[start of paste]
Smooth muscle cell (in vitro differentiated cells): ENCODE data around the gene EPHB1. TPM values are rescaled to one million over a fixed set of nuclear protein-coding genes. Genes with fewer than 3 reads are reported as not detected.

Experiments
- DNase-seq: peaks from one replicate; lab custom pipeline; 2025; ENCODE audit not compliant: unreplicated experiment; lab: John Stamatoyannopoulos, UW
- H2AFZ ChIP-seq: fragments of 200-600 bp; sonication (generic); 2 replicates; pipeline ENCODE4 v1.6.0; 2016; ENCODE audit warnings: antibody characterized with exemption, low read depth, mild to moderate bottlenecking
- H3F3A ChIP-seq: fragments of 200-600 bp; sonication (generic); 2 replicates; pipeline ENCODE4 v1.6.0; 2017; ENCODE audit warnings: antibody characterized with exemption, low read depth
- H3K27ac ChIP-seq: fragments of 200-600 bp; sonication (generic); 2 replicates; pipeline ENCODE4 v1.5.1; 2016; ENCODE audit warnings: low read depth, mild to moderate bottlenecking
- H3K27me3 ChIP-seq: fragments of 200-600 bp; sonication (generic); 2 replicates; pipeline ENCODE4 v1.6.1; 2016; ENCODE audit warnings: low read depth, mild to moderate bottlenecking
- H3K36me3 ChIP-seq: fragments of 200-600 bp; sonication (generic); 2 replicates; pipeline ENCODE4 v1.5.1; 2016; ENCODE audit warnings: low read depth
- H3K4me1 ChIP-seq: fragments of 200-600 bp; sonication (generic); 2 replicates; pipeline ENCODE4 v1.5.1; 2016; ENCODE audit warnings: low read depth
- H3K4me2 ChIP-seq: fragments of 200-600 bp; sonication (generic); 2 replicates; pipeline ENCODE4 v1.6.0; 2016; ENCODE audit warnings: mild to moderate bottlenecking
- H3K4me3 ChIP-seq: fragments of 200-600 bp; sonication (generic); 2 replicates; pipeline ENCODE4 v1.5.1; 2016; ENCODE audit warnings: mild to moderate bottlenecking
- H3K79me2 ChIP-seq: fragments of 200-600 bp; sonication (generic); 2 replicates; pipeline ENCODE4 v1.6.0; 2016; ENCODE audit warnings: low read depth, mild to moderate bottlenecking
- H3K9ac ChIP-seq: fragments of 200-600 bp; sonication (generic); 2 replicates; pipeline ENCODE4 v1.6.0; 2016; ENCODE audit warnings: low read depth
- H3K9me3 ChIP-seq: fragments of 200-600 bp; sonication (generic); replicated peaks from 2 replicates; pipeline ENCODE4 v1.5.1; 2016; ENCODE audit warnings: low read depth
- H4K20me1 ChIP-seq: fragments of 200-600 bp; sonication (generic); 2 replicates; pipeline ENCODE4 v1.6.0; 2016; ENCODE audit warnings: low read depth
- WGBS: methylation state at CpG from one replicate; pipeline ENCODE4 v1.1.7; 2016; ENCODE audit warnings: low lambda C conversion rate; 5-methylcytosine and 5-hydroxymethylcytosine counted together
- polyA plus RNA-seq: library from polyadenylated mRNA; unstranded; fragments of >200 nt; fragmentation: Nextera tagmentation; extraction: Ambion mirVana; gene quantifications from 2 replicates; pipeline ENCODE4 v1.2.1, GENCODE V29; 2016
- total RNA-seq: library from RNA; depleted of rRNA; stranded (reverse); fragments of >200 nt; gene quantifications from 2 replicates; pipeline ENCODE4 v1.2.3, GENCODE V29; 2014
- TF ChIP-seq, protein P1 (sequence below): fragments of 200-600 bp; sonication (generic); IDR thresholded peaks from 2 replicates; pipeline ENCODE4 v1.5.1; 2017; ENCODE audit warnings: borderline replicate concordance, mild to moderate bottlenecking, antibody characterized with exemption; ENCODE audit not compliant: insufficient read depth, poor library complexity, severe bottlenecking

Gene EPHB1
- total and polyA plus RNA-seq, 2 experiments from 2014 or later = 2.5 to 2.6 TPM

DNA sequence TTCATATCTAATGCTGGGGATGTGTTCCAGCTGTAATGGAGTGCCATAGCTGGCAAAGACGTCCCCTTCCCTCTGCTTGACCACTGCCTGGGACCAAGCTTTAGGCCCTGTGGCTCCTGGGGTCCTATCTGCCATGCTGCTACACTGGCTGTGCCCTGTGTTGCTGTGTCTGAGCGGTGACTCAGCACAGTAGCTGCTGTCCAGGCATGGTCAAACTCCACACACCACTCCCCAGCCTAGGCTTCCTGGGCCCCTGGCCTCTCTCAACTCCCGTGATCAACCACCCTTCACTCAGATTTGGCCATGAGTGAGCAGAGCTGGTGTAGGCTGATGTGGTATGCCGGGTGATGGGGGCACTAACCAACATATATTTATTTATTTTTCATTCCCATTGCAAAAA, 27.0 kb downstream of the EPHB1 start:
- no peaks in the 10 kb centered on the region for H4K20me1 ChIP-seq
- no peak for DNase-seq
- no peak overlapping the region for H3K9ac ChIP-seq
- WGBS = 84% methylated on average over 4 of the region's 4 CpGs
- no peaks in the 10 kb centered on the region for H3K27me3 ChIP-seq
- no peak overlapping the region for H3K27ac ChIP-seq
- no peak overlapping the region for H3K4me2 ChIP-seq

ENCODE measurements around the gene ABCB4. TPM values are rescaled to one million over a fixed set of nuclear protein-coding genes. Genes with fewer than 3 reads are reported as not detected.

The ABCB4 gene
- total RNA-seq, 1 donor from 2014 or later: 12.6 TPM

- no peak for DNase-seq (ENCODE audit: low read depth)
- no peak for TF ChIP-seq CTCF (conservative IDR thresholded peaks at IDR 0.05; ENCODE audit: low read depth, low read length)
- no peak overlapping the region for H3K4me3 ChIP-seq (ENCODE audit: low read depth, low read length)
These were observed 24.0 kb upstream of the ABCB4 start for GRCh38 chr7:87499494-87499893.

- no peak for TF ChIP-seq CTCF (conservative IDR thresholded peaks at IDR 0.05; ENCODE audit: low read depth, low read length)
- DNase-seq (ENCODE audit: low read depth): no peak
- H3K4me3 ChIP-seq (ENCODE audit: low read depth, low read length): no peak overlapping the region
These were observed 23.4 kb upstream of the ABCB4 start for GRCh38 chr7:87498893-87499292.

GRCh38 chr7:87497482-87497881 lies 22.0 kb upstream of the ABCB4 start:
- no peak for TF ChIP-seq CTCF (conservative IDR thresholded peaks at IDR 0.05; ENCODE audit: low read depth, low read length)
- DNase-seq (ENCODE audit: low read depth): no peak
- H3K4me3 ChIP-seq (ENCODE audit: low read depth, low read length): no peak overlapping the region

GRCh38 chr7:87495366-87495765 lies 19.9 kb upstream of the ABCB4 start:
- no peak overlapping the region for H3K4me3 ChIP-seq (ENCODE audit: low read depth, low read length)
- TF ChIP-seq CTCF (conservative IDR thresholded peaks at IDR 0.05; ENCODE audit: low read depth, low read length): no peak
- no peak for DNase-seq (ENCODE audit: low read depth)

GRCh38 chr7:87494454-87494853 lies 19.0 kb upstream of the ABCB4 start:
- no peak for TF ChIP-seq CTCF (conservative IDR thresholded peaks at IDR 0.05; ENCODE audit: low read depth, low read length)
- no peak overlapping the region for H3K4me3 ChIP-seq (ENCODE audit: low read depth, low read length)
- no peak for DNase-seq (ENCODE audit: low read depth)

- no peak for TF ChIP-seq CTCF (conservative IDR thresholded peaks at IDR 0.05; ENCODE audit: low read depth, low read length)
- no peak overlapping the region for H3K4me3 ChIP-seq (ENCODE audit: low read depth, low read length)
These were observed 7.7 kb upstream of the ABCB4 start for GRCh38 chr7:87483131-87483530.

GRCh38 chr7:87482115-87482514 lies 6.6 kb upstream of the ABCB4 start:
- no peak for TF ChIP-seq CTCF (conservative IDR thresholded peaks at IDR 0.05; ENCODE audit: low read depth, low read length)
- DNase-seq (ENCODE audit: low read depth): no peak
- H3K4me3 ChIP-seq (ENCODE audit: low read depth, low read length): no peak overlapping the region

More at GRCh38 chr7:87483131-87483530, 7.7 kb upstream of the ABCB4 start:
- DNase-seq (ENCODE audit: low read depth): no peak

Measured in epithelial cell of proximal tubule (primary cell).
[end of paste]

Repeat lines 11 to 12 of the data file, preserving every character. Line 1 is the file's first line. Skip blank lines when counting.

- H3K4me3 ChIP-seq: fragments of 200-600 bp; sonication (generic); 2 replicates; pipeline ENCODE4 v1.5.1; 2016; ENCODE audit warnings: mild to moderate bottlenecking
- H3K79me2 ChIP-seq: fragments of 200-600 bp; sonication (generic); 2 replicates; pipeline ENCODE4 v1.6.0; 2016; ENCODE audit warnings: low read depth, mild to moderate bottlenecking